Olestra has been shown to help reduce obesity by replacing fat, but has also been condemned for causing gastrointestinal issues and depleting fat-soluble nutrients such as many vitamins. Though olestra lost early popularity due to those side effects, it is still included in some diet products.
In 1971, olestra was discovered accidentally by Procter & Gamble researchers investigating better fats to use in infant formulas. After several failed attempts at identifying uses for this new substance, Procter & Gamble finally received approval from the FDA in 1996 to use it as a snack food additive. However, consumers almost immediately began complaining of side effects, especially of gastrointestinal upset. Researchers pointed out that olestra, like regular fats, dissolved and transported fat-soluble vitamins A, D, E and K and, because it passed through the system so quickly, robbed the body of their benefits.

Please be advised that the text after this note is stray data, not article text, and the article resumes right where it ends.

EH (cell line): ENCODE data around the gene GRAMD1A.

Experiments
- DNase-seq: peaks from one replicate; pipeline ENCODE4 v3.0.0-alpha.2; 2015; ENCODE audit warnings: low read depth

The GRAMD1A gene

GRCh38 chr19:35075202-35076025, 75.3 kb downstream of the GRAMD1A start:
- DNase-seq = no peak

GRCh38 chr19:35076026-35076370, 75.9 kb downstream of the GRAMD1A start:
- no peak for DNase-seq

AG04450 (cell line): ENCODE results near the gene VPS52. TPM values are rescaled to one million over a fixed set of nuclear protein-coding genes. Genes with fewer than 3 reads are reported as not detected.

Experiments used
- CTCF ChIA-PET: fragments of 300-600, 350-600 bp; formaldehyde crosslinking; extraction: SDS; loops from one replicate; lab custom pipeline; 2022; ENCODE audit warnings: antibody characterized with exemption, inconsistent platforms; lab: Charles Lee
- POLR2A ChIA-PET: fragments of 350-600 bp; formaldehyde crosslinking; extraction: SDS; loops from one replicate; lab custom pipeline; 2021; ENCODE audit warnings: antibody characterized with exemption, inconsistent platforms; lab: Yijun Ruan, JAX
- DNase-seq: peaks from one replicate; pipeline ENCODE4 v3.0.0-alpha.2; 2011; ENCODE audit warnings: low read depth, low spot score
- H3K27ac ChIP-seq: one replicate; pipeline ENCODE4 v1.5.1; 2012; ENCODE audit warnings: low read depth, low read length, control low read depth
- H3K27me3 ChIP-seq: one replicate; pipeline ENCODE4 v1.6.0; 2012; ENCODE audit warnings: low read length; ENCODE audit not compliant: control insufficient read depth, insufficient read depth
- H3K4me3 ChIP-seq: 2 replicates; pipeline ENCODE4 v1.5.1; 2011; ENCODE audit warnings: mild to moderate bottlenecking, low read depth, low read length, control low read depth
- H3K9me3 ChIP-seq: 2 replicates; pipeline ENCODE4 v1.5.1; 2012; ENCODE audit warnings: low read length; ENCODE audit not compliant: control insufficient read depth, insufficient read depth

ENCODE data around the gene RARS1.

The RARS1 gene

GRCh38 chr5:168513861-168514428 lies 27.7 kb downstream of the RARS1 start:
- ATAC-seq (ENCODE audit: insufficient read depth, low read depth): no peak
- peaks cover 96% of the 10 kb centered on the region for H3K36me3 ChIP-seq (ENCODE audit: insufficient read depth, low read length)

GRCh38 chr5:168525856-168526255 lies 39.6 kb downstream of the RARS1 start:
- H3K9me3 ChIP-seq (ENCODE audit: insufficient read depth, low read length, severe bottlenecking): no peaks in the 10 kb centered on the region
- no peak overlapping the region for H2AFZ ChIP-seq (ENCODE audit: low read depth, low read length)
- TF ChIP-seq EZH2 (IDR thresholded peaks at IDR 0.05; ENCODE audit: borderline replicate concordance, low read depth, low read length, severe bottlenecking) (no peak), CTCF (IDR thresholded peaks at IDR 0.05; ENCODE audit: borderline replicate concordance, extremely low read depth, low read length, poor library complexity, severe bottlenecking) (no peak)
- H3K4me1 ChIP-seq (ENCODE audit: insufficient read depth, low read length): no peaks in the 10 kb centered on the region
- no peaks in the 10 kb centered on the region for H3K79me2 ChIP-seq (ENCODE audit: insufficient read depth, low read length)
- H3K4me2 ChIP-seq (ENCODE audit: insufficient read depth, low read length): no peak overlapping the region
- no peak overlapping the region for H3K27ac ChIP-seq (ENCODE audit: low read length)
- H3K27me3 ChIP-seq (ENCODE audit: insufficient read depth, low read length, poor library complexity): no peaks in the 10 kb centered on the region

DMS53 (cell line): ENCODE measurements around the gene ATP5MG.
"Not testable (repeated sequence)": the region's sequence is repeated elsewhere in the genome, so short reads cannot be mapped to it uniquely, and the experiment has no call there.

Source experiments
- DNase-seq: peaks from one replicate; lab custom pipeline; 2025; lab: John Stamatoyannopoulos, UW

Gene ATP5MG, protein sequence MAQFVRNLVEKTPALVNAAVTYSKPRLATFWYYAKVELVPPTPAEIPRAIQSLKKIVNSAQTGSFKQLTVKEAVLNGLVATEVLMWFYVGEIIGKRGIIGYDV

Though the bad publicity from these side effects stifled widespread usage of olestra, as of 2015 it could still be found in a few products, including Lays Light and Pringles Light potato chips. In addition, Procter & Gamble is still researching the possibility of commercial uses of olestra, including an environmentally-safe additive to industrial lubricants and paints and a method for removing dioxins from the body.